Whelchel's Big Win
- Jeopardy! contestant Christine Whelchel is a breast cancer survivor and she auditioned for the show the day before she went into surgery.
- Surgery is a common treatment path for breast cancer.
- Women ages 45 to 54 with an average risk of breast cancer should get mammograms annually.
Cancer-free and now on Jeopardy! Congratulations, Christine. 😊 pic.twitter.com/6GcY866Zrc
— Jeopardy! (@Jeopardy) February 23, 2022
Jeopardy! suffered the loss of longtime host Alex Trebek to pancreatic cancer in November 2020. Trebek was vocal about his cancer battle and treatment, raising more awareness for the disease.
Christine’s Cancer Journey & Treatment
Jeopardy! host Ken Jennings spoke with Christine Whelchel about her cancer journey. She tells him that she was diagnosed in March 2021. “One of the first things I did after being diagnosed was to take the Jeopardy! test,” she says with a smile.
The game show fan shares that she even auditioned the night before her surgery. Now Whelchel is “cancer-free,” she shares victoriously. While Whelchel doesn’t state what type of surgery she had, it was likely either a mastectomy or a lumpectomy, which are common surgical treatments for cancer of the breast that involve the full removal of a breast or a lump from the breast, respectively.
A mastectomy is a type of treatment that involves the full or partial surgical removal of one or both breasts. A unilateral mastectomy refers to the removal of one breast. Some people may opt to have reconstructive surgery following a mastectomy. In an earlier interview, Dr. Andrea Pusic, the chief of plastic surgery at Brigham and Women’s Hospital, speaks with SurvivorNet about helping women feel good after they’ve been through breast cancer. “So I perform primarily reconstructive surgery on patients who’ve had breast cancer and perform their reconstruction,” she says.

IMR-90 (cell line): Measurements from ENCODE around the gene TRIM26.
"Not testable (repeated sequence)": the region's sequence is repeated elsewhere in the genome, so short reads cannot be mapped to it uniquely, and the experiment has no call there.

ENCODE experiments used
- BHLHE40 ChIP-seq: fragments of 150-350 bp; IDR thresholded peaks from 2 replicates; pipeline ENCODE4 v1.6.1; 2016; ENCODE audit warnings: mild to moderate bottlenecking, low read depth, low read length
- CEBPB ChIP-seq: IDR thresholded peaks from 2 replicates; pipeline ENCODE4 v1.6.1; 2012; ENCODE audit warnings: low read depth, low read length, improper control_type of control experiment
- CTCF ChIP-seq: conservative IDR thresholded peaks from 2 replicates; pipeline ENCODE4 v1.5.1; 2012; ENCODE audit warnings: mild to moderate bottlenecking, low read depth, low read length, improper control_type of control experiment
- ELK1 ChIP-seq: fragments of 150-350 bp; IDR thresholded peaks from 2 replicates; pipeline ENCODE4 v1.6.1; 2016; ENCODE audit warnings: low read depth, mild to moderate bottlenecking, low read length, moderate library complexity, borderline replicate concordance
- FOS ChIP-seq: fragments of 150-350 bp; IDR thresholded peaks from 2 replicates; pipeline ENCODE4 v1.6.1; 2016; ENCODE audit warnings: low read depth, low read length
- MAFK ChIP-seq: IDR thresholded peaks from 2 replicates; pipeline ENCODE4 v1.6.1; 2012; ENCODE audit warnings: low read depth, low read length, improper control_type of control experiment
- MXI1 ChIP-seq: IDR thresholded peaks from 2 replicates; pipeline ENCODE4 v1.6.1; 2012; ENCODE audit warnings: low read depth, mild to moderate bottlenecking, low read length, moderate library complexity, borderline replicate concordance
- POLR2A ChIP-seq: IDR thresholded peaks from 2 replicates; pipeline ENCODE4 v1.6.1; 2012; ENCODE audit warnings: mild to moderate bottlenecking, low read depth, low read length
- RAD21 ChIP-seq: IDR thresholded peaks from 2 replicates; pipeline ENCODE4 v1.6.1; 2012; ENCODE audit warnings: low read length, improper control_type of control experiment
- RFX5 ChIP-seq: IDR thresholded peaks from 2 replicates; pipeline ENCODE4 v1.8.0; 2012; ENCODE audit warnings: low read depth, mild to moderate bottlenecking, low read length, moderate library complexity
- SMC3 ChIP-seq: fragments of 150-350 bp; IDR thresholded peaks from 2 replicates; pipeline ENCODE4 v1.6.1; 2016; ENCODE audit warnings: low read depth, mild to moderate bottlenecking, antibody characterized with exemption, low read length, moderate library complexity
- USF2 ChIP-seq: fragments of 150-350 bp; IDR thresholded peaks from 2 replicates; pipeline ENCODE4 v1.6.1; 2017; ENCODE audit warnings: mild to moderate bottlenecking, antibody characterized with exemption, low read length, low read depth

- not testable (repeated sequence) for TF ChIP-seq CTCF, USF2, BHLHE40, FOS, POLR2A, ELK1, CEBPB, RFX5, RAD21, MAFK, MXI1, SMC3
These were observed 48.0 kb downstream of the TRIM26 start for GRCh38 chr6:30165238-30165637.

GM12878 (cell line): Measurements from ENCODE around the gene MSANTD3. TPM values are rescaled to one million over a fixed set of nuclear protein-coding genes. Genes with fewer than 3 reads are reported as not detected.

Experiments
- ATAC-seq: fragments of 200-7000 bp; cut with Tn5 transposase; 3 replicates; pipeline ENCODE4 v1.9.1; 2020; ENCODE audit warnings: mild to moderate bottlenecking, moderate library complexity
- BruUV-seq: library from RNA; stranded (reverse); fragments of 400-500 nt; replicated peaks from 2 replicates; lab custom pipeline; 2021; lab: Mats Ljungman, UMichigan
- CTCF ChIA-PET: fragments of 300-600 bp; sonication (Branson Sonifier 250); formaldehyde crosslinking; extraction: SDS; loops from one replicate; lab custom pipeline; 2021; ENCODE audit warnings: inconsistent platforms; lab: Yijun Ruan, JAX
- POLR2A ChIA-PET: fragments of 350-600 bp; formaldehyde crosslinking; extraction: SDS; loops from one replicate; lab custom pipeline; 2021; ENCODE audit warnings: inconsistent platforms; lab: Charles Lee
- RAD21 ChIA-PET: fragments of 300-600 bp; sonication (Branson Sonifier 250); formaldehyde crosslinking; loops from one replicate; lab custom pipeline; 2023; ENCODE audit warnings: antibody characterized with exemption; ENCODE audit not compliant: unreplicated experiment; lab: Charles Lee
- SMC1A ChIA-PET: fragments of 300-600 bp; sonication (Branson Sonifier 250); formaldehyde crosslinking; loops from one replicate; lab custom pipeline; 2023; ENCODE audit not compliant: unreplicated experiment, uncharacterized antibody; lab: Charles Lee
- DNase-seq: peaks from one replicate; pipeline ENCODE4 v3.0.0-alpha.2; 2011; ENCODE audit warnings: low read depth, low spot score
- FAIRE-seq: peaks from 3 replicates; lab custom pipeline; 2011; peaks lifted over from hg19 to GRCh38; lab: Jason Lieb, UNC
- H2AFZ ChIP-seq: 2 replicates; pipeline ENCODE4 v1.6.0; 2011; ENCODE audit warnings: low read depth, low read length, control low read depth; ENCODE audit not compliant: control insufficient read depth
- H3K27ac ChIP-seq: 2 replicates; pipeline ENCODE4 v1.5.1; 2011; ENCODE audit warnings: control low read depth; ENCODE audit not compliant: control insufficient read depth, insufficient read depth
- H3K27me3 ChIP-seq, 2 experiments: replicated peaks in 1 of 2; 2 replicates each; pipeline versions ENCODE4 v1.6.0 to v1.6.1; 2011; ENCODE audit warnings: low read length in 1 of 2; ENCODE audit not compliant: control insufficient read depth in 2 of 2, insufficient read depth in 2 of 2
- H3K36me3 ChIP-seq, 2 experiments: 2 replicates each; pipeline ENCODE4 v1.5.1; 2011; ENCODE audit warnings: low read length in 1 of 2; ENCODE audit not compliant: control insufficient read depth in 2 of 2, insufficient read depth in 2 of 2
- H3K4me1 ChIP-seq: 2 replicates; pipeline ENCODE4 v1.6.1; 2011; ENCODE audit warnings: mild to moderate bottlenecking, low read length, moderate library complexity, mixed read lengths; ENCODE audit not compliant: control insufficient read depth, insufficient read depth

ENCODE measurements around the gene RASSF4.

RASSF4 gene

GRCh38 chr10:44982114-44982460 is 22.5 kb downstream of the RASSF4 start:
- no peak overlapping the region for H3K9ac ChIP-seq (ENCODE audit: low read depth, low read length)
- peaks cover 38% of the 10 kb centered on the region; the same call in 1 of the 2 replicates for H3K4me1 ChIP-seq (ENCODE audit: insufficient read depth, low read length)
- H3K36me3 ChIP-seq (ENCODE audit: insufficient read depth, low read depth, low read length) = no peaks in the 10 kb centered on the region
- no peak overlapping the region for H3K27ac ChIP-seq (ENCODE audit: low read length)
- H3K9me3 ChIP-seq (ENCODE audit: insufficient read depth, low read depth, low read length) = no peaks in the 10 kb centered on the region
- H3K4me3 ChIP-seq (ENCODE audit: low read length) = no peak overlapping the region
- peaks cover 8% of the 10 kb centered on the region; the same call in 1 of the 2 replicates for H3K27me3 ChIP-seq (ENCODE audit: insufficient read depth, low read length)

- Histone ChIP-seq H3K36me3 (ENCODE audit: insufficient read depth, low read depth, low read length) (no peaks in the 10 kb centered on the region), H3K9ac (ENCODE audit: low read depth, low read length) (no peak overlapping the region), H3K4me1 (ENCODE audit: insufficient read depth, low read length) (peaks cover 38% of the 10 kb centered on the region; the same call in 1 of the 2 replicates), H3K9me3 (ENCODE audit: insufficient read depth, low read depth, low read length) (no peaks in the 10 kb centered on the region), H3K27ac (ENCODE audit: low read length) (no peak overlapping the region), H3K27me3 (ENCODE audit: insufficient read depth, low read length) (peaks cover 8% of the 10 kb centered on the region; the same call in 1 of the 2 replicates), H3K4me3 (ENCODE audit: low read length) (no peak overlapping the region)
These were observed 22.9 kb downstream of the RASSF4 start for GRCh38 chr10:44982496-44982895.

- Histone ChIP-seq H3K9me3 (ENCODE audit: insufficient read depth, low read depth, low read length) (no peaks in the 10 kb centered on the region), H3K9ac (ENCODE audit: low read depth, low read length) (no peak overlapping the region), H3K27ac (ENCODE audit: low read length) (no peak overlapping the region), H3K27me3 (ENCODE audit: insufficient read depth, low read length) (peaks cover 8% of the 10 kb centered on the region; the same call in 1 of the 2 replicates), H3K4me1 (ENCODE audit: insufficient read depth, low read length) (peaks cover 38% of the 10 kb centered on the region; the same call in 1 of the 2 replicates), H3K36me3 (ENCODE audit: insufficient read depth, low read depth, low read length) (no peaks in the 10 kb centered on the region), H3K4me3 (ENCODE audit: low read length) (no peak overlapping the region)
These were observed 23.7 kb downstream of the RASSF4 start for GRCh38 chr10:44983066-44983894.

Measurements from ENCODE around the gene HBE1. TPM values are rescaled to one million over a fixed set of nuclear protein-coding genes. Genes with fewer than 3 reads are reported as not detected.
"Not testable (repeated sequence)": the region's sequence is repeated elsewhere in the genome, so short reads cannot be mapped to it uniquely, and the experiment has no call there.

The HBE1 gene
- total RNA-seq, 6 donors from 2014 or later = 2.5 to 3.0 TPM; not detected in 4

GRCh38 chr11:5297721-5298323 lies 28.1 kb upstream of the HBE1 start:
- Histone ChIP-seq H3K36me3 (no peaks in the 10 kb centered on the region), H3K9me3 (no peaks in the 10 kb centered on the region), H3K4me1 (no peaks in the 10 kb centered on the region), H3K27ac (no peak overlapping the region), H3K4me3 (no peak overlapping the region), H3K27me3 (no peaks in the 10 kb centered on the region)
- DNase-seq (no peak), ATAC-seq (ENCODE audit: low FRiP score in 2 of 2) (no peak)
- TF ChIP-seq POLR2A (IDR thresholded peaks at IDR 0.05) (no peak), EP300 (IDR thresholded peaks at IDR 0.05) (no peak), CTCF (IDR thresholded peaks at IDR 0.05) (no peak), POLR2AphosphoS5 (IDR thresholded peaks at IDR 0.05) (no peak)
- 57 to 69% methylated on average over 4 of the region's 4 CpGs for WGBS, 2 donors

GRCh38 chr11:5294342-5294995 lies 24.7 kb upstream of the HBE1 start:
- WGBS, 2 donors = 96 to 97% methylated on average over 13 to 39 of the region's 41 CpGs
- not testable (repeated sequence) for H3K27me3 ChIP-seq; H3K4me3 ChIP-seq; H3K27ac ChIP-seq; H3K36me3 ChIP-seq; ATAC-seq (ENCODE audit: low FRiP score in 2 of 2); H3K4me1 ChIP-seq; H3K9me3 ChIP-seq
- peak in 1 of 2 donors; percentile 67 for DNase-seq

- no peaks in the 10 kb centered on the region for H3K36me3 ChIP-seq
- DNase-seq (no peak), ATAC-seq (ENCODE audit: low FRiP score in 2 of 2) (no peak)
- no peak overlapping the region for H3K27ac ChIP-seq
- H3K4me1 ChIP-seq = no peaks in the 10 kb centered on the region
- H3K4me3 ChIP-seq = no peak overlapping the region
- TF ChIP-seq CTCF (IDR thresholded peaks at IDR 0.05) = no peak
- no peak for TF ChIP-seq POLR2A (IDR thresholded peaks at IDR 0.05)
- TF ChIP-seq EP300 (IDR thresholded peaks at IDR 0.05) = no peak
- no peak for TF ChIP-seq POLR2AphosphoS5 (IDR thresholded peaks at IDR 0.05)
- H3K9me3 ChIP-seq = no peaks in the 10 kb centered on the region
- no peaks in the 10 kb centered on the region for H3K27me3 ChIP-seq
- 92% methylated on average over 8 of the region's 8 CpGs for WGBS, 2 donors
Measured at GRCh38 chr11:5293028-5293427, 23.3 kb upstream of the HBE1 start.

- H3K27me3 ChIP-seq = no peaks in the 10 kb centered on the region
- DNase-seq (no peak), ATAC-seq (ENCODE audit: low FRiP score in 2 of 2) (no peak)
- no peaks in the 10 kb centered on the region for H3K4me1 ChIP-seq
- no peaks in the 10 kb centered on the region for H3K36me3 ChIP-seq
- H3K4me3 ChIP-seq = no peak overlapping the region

“So effectively when a woman has breast cancer, not all women need to have a mastectomy,” explains Dr. Pusic. “But when the doctor does recommend a mastectomy, then a woman needs to understand her options for breast reconstruction. So the goal of that first meeting is to help her feel comfortable, to get to know our team, for us to get to know her, and then to start to lay out the options in a way that’s easy to understand.”
Screening for Cancer in the Breast
Mammograms are the screening tool for detecting breast cancer and early signs of cancer in the breast tissue. When it comes to breast cancer, mammograms save lives. Early detection is critically important and it can mean broader treatment options as well. Women ages 45 to 54 with an average risk of breast cancer should get mammograms annually.
For women with an elevated risk of breast cancer – this means they either have a history of breast cancer in the family, or they have the BRCA1 or BRCA2 gene mutation – they should begin screening even earlier, before age 45.
While getting a mammogram, ask about dense breasts, which may obscure cancer. The technician will be able to do determine whether or not you have dense breasts.